Begging – an activity that is abhorrent to me. What exactly classifies as begging?
According to the Oxford dictionary, to beg is to:
ask (someone) earnestly or humbly for something.
ask for something, typically food or money, as charity or a gift.
Begging An Art
Perhaps we just want to feel better about what we do. At Daughters of Sheba Foundation, we ask our friends and acquaintances for help with our projects. We describe that as a donation. Every charitable and nonprofit organization does that in some shape or form. Have we or are we perfecting the art of begging?
A National Pastime
Years ago, a Canadian woman posted a video in which she shared her opinion about what I am calling a national pastime of too many Jamaicans. Maybe because she was not a Jamaican, why some took offence to it.
However, being on the receiving end of the beggars, for me it was completely relatable. Her comment that “90% of Jamaicans” beg might have been an exaggeration but I gave her a pass on that as to me, it was her frustration talking.
Begging: Nasty Habit Why They Beg So Much?
Whether you live overseas and visit the island or live “uptown” or seem to have a little more than others, you will be begged. Oftentimes, it borders on harassment. Frankly, it has become a nasty habit for some.
The question has been asked so many times – “Why do Jamaicans beg so much?”
Read a few responses to that question. It includes:
- “The reason people beg in Jamaican is no different than those that beg in Times Square – laziness, drugs, etc.“ Unknown respondent.
- “I have always figured that begging is the first stage of a slippery slope. First, you are a parasite and if that doesn’t work out you become a predator. Begging is a one-way ticket, you fi get something for nothing. I want to believe that our politics over the last 40 to 50 years have defined it and to a larger extent it has become almost a national pastime.” Dr Leachim Semaj, in an interview with The Star
- “They always seem to be in wants, needs and problems and as soon as they see you, they are under the misguided notion that you have all the answers because you have been living abroad. The attitude has taken on that of entitlement as if because you had the opportunity to migrate, you somehow ‘owe’ them something.” From ‘Beggy Beggy Jamaicans’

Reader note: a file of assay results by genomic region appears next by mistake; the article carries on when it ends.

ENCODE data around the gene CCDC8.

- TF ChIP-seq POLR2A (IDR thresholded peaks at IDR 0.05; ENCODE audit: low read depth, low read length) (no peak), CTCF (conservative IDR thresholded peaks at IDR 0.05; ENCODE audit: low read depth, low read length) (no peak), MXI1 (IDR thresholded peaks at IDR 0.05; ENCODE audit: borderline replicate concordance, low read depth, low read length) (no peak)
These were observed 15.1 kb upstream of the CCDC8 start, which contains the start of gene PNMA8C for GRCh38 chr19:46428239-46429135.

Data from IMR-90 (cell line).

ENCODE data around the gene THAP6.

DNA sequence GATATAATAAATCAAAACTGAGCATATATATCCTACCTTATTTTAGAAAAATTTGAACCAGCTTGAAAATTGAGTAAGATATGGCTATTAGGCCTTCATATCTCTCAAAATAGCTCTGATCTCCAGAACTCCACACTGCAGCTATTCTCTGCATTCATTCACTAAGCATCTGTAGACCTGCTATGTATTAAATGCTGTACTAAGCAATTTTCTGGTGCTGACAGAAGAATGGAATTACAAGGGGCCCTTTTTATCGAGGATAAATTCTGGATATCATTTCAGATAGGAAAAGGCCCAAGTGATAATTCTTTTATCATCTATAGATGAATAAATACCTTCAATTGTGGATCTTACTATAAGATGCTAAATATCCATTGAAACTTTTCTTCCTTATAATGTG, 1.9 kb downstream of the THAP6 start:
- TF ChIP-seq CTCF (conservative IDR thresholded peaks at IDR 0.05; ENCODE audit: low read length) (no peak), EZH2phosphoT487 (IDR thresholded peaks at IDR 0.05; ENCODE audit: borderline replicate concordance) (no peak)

Growing up, my mother would send me to take a shower, powdered my neck with talc and send me off to beg the neighbours who she thought would have J$200 to lend her. That money would never be paid back. Back then, that was a lot of money.
Dressing me up was not always the play. Sometimes, it was necessary for me to look poorly. Then, it was to beg food or an ingredient for our supper.
That experience caused me to have this abhorrence for asking for support of any kind. During my chaplaincy training, it was one of the issues that my supervisors had to work through with me the hardest. I would not ask for help. Always ready and willing to help others but to ask, no, that felt like begging.
Just this past weekend, someone I knew mentioned sending me money once. She actually verbally threw it in my face. That hurt me to the core and solidified even further why I never ask anyone for money. For the record, I did not ask or beg her for money. We were talking about life situations and it came up that my cash flow was running slow. She decided to send me money – no request or ask from me!
You know it is a last resort when I do. My daughter is the only person that I ask for money – fairly infrequently and it is always a loan that is repaid on time and in full measure plus tax!
Not Everything Is Charity
Recently, we received a flood of requests for support. We have a screening process that begins with completing our Request For Support form. Every detail is considered and we ask follow-up questions for clarification.
The experts at the art of begging were clear in many of the requests. There is genuine and even dire need among many people – in Jamaica and around the world. However, there are those who seek only to abuse any system that they feel will afford them unearned gains.
There is absolutely no integrity in doing that.
In the end, a serial beggar will not succeed. Asking for a hand up is valid and respected. Begging to cheat your way to a reward that others are in desperate need of – that is unjust.
Here at the Daughters of Sheba Foundation we will not support or encourage begging. We hope that our fellow (new) nonprofits and charities will do likewise. There are many individuals soliciting donations, as we do, but seemingly have no structured screening process. That approach only encourages a nasty national pastime that is quite unpleasant.
Peace and Love,